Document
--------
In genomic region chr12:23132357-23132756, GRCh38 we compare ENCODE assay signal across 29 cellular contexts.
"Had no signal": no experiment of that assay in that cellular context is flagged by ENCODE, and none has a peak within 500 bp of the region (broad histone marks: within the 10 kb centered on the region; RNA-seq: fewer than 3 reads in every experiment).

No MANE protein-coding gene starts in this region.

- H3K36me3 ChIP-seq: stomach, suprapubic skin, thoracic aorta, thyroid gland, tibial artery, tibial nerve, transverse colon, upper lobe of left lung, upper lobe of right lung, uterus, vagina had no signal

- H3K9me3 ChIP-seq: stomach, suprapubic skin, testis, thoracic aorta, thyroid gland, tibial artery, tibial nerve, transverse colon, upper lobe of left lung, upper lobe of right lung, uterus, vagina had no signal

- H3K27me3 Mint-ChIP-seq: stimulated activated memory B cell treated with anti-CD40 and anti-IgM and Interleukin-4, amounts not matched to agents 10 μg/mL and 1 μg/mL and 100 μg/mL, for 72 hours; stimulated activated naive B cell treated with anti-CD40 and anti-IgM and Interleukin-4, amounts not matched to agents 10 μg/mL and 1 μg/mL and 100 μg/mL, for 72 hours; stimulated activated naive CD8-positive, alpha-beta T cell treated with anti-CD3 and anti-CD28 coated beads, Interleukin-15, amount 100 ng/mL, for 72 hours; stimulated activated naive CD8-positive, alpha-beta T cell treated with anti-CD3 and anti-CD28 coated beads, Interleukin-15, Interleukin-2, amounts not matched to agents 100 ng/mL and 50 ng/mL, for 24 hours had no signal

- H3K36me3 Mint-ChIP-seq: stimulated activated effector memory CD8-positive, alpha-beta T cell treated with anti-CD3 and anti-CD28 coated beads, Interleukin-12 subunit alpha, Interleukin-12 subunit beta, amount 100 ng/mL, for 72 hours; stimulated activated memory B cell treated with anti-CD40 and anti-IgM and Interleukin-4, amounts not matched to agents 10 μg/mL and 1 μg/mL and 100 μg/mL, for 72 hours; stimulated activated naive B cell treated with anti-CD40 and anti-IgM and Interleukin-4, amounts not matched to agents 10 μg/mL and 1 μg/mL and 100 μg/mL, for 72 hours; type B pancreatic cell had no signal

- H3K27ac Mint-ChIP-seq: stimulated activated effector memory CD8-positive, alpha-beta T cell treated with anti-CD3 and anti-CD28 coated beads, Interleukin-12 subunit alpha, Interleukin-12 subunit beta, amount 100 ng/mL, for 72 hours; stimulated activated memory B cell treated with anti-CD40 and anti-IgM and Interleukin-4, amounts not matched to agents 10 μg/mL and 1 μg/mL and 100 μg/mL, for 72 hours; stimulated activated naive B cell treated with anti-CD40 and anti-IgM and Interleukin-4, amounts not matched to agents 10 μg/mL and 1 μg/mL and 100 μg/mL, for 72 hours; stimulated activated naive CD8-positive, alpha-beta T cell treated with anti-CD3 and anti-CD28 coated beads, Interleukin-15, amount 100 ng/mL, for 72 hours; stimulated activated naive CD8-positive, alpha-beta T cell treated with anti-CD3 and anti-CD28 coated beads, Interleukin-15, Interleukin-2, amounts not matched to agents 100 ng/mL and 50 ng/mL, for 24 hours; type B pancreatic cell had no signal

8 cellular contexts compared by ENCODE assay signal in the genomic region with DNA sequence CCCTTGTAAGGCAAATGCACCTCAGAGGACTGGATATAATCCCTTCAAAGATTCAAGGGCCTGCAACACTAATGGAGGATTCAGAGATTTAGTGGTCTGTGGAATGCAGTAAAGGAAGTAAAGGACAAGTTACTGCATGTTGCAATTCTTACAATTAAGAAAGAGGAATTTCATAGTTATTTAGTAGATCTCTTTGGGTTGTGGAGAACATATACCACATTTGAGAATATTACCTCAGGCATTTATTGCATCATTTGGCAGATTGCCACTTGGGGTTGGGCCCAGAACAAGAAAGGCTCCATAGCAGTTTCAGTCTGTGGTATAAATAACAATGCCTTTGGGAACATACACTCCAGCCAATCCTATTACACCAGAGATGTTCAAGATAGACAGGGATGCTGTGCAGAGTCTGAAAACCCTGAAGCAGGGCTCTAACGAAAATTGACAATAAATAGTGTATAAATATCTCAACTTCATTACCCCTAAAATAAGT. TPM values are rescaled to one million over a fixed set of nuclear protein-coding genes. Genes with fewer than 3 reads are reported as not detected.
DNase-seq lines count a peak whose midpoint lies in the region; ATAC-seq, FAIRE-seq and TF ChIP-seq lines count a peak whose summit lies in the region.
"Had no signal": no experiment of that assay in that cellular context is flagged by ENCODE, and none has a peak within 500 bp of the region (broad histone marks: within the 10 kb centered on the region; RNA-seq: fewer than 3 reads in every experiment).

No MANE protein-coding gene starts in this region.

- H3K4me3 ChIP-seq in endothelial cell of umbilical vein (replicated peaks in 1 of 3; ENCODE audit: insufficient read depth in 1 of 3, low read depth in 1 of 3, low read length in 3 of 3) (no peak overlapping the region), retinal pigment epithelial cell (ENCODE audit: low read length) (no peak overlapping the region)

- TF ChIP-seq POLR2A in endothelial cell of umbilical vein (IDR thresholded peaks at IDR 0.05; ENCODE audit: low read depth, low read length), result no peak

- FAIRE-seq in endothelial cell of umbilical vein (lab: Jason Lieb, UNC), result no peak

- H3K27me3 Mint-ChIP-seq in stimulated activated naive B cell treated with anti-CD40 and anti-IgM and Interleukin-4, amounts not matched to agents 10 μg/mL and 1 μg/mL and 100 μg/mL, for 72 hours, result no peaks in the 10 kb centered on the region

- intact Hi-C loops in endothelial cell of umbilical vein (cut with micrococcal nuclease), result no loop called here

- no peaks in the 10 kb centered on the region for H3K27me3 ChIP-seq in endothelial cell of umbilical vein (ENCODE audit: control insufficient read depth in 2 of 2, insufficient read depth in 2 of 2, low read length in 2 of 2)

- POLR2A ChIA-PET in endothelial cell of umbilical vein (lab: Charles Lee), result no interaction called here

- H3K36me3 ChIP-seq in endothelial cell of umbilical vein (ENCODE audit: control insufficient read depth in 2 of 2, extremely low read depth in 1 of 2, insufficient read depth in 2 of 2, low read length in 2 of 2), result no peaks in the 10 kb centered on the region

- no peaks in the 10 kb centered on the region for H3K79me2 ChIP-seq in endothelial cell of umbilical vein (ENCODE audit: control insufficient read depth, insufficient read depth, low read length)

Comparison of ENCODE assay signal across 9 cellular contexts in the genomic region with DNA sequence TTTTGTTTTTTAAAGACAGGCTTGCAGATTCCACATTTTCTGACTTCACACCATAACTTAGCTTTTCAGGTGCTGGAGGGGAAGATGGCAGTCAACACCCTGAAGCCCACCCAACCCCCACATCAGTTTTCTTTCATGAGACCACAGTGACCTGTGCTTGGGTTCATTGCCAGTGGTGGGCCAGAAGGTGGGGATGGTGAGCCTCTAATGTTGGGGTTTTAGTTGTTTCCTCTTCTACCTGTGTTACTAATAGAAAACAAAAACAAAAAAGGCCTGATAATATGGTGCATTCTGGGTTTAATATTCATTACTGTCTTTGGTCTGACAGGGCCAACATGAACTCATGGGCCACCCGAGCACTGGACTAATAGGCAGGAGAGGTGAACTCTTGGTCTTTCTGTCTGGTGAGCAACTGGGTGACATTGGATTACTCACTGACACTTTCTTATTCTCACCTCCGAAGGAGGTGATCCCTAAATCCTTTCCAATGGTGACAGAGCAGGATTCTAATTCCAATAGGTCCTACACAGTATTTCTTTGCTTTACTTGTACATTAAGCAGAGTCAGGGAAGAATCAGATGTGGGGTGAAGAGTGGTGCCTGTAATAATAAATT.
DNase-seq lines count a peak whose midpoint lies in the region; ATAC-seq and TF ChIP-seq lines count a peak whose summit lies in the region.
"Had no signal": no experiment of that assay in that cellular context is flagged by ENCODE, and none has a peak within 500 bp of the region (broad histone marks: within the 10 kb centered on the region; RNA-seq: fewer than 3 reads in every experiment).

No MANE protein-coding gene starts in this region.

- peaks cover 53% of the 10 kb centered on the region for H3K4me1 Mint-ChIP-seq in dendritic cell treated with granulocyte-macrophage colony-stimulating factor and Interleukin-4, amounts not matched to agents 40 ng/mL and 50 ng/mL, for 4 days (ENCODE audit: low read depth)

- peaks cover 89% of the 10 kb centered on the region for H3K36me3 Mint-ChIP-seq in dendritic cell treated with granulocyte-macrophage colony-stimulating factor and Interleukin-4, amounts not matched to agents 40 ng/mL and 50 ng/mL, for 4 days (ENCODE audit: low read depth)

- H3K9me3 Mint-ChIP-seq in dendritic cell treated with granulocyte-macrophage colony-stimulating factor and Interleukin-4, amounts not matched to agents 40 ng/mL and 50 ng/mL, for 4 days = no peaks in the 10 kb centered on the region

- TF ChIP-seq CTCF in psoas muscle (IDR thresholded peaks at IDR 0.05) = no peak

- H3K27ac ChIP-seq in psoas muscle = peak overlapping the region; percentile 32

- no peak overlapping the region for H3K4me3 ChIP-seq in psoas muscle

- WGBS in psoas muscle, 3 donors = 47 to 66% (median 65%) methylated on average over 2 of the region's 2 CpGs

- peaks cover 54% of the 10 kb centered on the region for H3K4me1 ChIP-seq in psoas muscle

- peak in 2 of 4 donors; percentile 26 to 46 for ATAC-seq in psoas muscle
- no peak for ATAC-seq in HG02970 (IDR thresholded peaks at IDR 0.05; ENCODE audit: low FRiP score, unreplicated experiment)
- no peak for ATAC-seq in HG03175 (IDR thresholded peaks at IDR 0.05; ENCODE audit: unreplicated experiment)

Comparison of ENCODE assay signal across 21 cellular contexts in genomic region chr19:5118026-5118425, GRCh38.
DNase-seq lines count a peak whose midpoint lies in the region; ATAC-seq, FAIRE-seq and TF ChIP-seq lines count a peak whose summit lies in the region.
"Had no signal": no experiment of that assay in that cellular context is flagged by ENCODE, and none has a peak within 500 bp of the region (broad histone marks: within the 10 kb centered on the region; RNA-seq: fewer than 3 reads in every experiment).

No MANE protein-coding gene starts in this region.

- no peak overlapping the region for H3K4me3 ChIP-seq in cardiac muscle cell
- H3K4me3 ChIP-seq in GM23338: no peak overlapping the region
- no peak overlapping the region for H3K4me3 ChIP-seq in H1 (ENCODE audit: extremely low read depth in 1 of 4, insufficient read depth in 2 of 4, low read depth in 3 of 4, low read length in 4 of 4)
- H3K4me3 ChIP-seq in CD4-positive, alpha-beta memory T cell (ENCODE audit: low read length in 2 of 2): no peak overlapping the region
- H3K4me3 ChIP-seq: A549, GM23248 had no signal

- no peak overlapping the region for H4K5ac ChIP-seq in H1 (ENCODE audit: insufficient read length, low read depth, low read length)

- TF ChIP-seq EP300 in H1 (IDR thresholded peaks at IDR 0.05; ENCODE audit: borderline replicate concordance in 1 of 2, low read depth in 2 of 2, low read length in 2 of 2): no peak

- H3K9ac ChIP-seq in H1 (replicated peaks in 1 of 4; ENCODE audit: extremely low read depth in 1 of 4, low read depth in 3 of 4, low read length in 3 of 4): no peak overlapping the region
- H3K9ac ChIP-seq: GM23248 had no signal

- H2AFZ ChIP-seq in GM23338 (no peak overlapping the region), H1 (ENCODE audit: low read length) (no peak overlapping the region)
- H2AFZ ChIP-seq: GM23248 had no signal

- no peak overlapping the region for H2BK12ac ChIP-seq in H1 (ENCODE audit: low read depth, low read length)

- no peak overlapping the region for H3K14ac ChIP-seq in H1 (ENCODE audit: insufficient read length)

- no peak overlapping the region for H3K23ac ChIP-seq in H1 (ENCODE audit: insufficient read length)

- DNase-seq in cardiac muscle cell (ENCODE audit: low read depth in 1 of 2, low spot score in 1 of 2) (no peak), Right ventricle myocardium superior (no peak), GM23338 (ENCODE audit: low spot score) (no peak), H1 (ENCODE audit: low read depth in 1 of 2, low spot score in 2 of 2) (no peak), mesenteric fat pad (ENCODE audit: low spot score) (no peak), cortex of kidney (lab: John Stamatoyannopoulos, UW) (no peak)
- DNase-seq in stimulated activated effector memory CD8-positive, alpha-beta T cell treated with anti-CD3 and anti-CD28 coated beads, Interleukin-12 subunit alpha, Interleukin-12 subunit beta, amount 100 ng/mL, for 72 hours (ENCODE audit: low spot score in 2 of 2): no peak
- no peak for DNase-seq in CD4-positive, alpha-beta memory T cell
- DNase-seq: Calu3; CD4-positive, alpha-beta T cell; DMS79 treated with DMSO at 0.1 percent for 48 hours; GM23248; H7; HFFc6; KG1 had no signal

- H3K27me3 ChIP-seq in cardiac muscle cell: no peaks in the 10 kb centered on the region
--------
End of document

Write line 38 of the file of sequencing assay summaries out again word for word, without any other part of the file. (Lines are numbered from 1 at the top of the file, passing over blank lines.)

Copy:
DNase-seq lines count a peak whose midpoint lies in the region; ATAC-seq, FAIRE-seq and TF ChIP-seq lines count a peak whose summit lies in the region.